like the crocus it shall blossom abundantly, and rejoice with joy and singing.
If you follow contemporary trends in design and interior decoration, you can’t miss the move toward minimalism. As people find their lives becoming cluttered and out of control, they’re drawn to an ideal of wide, clear spaces, polished wood, and large expanses of glass. I can appreciate the beauty of this, but it’s not something to which I’m drawn. I like a little homey clutter. I like letting my eye rest on objects that carry memories and emotions and connections to places and people I’ve loved. I try to follow the advice of nineteenth-century philosopher and proponent of the Arts and Crafts movement William Morris who said, “Have nothing in your life that you don’t know to be useful or believe to be beautiful.”
Beauty rescues us from a drab utilitarian existence. Simplicity doesn’t need to be stark and completely minimalist. Any time spent in nature, even in the depths of winter, shows us that our God is both prolific and even flamboyant in the colors and shapes and infinite variety of creation. Even the vast deserts and oceans are shifting displays of original beauty and blessing. As you’re cleaning and decorating this year, don’t let the perfect be the enemy of the good. Trust your instincts and rely on your own tastes and preferences. If you want a single stem of holly for your centerpiece, go for it and let it reflect a single-hearted focus on God’s grace. If you want every ornament you’ve inherited from parents, grandparents, and great-grandparents jostling for space on your tree, glory in the extravagance.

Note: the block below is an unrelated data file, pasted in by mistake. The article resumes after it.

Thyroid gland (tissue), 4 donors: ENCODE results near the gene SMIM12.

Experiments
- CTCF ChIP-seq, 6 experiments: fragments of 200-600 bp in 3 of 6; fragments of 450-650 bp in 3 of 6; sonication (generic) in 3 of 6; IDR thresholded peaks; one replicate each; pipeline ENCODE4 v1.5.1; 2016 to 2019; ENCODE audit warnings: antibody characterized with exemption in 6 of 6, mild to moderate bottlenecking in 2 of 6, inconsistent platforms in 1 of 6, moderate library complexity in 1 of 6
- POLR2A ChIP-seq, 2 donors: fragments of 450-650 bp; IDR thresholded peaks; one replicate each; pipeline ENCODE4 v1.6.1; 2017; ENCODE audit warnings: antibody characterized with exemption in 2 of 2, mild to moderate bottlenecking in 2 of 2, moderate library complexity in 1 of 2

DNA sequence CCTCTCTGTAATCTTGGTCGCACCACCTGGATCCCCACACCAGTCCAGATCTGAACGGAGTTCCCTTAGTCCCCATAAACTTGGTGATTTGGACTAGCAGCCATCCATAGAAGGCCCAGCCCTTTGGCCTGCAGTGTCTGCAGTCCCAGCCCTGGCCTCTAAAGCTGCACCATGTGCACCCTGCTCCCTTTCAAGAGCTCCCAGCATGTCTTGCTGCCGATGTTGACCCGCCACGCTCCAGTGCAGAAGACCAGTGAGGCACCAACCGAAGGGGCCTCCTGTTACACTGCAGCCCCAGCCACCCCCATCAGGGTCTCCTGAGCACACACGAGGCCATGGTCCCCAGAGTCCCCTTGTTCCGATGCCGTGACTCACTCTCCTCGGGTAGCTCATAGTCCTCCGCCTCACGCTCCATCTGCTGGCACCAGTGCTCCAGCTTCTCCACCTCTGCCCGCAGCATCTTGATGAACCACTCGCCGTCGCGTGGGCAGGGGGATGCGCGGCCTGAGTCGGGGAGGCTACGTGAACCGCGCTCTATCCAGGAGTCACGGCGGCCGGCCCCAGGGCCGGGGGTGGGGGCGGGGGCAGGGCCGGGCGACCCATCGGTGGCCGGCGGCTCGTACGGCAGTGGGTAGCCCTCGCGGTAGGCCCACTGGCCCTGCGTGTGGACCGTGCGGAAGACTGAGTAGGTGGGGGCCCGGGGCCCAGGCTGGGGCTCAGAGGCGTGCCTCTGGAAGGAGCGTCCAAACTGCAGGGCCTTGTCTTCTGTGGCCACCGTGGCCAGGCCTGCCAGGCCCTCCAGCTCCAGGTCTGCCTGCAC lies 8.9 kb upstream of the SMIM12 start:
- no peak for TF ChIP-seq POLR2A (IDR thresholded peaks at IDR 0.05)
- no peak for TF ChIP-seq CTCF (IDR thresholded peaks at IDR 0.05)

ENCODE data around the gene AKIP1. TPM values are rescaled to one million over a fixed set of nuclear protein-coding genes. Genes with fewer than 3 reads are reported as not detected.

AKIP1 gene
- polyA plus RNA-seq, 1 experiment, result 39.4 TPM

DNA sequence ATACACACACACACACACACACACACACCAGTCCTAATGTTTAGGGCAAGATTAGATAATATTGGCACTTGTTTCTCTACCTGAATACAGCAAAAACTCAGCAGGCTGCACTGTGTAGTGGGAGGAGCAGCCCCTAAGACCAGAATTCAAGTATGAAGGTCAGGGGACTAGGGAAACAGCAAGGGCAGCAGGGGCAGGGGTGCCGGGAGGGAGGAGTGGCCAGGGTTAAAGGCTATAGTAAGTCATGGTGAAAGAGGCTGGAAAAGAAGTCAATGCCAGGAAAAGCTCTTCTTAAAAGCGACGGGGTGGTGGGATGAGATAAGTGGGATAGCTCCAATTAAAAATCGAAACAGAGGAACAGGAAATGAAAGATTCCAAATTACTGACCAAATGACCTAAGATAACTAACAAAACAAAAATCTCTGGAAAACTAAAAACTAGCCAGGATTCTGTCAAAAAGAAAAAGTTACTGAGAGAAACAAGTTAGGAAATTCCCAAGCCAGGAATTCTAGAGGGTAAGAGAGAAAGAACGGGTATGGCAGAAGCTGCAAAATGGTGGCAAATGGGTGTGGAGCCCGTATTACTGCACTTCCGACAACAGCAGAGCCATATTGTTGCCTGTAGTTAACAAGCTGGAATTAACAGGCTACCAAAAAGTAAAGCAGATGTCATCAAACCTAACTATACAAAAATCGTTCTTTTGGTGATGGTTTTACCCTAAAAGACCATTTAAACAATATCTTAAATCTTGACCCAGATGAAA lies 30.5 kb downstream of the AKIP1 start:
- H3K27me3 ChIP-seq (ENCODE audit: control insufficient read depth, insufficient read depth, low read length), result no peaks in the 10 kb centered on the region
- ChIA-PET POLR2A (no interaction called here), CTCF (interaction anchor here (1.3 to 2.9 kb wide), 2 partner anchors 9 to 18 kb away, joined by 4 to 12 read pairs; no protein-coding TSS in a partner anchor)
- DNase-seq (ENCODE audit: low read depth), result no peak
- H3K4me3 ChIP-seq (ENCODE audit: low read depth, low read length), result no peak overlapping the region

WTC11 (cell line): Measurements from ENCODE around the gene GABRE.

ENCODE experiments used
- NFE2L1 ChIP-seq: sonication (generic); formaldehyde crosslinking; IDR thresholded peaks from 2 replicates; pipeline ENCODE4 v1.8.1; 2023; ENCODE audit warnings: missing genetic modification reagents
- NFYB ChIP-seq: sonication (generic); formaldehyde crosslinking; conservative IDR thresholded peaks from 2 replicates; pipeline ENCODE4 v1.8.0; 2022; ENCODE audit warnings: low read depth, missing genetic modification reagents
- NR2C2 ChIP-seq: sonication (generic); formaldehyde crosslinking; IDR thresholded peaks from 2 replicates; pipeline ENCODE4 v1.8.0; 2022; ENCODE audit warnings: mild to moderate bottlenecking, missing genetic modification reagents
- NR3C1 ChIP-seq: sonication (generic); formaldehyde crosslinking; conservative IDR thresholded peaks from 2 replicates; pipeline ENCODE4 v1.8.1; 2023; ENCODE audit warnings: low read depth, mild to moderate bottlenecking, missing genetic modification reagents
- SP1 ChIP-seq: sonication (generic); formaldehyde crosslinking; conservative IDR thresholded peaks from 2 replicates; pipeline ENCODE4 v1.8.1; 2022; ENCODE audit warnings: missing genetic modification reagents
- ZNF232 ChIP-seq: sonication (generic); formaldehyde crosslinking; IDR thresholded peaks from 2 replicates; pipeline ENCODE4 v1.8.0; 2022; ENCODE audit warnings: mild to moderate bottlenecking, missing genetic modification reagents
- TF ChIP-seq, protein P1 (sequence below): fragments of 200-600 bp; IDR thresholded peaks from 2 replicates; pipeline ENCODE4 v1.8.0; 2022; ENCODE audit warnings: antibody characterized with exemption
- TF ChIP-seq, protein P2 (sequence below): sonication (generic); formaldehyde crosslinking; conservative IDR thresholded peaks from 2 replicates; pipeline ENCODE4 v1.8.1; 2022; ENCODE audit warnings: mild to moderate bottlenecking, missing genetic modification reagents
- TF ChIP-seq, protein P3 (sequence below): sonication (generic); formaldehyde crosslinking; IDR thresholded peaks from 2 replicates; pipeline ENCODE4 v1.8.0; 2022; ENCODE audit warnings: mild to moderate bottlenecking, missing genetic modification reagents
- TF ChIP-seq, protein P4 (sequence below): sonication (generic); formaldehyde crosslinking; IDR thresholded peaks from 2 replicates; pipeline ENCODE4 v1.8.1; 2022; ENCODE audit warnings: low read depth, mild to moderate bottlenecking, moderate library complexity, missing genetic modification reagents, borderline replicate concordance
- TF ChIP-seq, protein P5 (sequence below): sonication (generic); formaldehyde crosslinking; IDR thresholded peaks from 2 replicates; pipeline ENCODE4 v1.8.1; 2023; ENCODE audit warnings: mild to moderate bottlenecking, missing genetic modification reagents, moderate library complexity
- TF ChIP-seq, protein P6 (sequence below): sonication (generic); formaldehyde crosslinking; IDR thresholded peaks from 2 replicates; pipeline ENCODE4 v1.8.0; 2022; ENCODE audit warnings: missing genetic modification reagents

TAKE A DEEP BREATH
Do not remember the former things, or consider the things of old. I am about to do a new thing; now it springs forth, do you not perceive it? I will make a way in the wilderness and rivers in the desert. (Isaiah 43:18–19)
A SIMPLE GIFT
Before you start decorating for the holiday, take a day or two to put away the decorations you’ve been enjoying for the autumn months (or perhaps the eleven months since last Christmas). Clear and clean the surfaces in your living space and enjoy the emptiness and openness for a time. Let the simplicity offer you some rest and peace as you prepare for the coming feast. You might want to include flowering bulbs (amaryllis and narcissus are popular choices) or a Christmas cactus as part of your decorations to bring to mind Isaiah’s hope-filled words about the desert blooming.
—This blog was taken from the book Simple Gifts: Daily Reflections for Advent